Terry Bradshaw missed all but one half of one game for the Steelers in 1983 before calling it a career. Franco Harris was cut in training camp in 1984 and signed in Seattle, where he gained just 170 yards and quietly faded into the sunset.
During that same '84 campaign, Jack Lambert only started three games because of a turf toe injury that ultimately ended his career before the Steelers next campaign began.
Hines Ward was barely a factor in 2011, his 1,000th and final catch of his career coming on a little shovel pass in the last regular season game against the Browns.
Heck, the legendary Chuck Noll, who won four Super Bowls in the 1970s and 209 games overall, averaged under seven wins a season over his final nine years as head coach, before retiring following the 1991 camaign.
With very few exceptions, even the careers of the all-time greats fizzle towards the end, as either age, injury or just circumstances catch up with them, and they ultimately must come to grips with the very sad handwriting on the wall.
Such was the case for Dick LeBeau, the Steelers legendary defensive coordinator who resigned on Saturday after 11 years, his second stint in Pittsburgh at that position (he also coached the Steelers defense in 1995 and 1996). LeBeau's second tenure as DC for the Steelers included five units that finished number one; an iconic status for his famed zone blitz 3-4 defense; and the love, respect and admiration of just about every player he ever coached (and maybe, more remarkably, the ones he didn't).
At 77, it's unclear whether age or circumstances played a role in the decline of LeBeau's defense over the past four seasons, a defense that averaged just under 35 sacks from 2011-2014 after averaging 48 from 2008-2010, but like a lot of things in sports, it was probably a combination.
Obviously, when opposing players see the same formations, stunts and blitzes year after year, and they're being performed by largely the same personnel, eventually tendencies will be easier to detect and exploit. And when this familiar personnel starts to collectively get older and less explosive, it just adds to the ability of opposing offenses to take advantage of a once dominant unit.
It doesn't matter how many wrinkles you add to a scheme, when the players who are expected to perform in these schemes are approaching their mid-30s and are probably developing age wrinkles and gray hair, it's usually not going to work out so well.
On the opposite side of the coin is youth and inexperience, and if you want to throw in just plain average talent, that would also describe some of the problems LeBeau encountered over the past few years, as he tried to get his defense to reach the same heights it achieved in the previous decade.
Also, when you've done something as long as LeBeau has (he landed his first defensive coordinator job in 1984, according to his wikipedia page), it becomes more difficult to change and adapt. And why would LeBeau want to adapt? After all, he's had so much success during his career, it's kind of hard to blame anything but a lack of talent as the culprit in Pittsburgh these days.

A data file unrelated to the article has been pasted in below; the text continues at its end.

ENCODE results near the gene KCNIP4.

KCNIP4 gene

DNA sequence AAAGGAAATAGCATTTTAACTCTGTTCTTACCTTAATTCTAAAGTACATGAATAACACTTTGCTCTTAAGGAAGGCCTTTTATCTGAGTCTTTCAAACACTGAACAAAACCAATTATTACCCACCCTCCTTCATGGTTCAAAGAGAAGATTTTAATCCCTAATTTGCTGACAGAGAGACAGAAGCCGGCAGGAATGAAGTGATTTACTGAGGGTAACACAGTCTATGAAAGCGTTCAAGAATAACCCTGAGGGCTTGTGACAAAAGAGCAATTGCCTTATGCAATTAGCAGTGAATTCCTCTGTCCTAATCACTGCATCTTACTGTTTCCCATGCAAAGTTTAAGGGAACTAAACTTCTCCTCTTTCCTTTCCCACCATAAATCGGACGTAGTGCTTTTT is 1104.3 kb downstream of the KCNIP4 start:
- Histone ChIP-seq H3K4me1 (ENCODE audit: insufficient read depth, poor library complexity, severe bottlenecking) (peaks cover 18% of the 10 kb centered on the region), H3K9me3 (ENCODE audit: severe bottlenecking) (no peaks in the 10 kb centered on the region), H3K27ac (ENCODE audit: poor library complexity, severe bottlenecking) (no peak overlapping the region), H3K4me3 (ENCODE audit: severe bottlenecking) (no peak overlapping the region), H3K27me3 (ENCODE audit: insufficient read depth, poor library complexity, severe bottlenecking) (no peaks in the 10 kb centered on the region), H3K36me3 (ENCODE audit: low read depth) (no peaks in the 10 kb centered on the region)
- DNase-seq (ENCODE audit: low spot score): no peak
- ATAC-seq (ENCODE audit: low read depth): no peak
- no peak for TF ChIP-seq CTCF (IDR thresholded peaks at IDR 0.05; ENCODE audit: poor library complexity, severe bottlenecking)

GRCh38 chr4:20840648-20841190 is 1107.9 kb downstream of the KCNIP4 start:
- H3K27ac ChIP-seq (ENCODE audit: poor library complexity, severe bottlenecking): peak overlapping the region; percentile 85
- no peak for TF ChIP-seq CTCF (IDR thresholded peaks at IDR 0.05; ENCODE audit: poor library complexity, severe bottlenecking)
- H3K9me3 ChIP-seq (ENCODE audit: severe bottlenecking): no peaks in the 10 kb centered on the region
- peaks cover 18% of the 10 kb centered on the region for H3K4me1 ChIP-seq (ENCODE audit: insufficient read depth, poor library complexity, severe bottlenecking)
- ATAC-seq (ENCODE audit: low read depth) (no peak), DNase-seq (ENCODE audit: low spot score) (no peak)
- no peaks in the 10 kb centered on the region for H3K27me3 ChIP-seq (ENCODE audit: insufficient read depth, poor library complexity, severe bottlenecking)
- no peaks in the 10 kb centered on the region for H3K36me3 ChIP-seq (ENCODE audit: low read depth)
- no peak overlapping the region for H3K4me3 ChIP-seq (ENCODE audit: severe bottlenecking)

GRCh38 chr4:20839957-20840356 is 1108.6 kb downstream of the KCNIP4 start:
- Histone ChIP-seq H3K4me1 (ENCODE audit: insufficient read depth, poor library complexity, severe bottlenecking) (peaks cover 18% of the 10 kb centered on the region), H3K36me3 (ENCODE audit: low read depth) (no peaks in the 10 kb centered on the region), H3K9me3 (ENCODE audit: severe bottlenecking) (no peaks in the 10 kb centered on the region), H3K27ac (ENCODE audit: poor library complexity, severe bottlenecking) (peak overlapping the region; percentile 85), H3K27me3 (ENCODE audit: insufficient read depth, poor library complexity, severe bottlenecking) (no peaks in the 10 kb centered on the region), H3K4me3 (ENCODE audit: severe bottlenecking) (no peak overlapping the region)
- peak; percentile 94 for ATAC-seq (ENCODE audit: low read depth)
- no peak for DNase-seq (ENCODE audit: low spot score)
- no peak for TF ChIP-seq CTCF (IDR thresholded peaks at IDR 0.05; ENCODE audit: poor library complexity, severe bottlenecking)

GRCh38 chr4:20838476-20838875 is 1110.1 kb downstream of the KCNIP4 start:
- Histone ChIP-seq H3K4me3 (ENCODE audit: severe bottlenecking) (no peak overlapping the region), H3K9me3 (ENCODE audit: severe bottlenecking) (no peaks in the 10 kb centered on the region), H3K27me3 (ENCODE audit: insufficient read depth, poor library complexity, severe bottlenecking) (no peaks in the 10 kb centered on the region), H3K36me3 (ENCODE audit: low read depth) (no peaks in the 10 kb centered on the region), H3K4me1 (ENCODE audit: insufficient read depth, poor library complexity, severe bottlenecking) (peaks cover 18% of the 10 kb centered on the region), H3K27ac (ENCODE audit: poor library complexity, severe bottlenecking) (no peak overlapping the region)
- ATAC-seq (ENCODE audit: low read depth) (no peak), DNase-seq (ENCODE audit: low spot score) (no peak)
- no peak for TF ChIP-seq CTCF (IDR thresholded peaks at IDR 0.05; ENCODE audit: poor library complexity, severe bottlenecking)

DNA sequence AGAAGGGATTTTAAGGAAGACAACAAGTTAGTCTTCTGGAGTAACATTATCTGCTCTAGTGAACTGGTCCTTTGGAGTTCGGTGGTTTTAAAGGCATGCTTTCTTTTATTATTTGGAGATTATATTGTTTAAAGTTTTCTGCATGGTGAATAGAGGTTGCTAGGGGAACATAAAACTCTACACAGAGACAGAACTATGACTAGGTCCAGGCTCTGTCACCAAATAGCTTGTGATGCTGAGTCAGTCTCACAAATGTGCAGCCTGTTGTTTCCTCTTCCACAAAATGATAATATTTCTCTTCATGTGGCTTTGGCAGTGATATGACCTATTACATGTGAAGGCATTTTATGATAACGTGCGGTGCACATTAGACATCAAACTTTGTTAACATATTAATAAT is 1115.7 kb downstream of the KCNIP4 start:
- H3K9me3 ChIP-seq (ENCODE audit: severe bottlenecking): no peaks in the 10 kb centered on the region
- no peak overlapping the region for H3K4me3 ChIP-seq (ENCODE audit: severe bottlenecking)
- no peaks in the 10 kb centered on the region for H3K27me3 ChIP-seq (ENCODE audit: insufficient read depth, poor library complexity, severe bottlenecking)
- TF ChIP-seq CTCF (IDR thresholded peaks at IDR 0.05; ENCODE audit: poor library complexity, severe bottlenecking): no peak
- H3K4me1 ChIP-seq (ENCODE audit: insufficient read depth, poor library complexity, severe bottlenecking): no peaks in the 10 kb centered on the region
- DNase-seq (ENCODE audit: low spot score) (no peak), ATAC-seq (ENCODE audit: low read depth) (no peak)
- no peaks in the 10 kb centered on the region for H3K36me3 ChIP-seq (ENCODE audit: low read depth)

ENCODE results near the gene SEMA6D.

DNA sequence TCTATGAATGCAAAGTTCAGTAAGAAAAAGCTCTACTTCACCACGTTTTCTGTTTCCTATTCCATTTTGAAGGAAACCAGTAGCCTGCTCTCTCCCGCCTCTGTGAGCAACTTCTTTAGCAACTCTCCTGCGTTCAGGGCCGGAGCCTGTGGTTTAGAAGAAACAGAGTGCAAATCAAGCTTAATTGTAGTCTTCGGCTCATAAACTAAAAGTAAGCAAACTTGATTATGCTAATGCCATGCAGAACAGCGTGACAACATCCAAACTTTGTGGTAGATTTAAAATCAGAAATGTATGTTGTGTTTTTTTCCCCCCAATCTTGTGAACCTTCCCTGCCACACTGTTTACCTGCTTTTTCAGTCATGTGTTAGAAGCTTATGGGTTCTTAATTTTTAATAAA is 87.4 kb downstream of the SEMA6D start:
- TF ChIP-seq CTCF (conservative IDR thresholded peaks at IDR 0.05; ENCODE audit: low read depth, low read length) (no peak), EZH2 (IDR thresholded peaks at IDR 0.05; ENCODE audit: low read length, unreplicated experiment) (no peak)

But it's a bottom line business, and in a league where there seems to be a direct correlation between an opportunistic defense and Super Bowl success (no Super Bowl-winning defense has ever produced less than 25 takeaways in a non-strike season), it's hard to ignore the fact that Pittsburgh's defense has averaged just 19 over the past four years.
Whether it's a lack of a pass-rush or a lack of "splash-play" defenders, the end-result is the end-result.
But regardless of how LeBeau's time in Pittsburgh finished-out (he may still coach somewhere in the future), like the Steelers greats mentioned at the beginning of this article, Coach Dad leaves behind a legacy that's firmly intact. And when his time in Pittsburgh is looked back on years from now, his final, mediocre years will be forgotten, and the dominant ones will take center stage.
Dick LeBeau wasn't just a popular defensive coordinator. He may have been the most popular and beloved assistant coach in the history of Pittsburgh sports.
This is a man who, during his Hall of Fame speech in 2010, had the entire Steelers team in the stands--the head coach, the offense and the defense--and they waved Terrible Towels and cheered him on like regular old NFL fans.
This is a man who was so beloved and respected by his players, they donned his old Lions' No. 44 jersey countless times.
This is a man who exposed the soft underbelly of the menacing and intimidating James Harrison, who once got emotional on national television when talking about his relationship with LeBeau.
Much like the defensive rankings and the innovative schemes, the respect and admiration for Dick LeBeau will be a part of his legacy that will continue to grow as time marches on.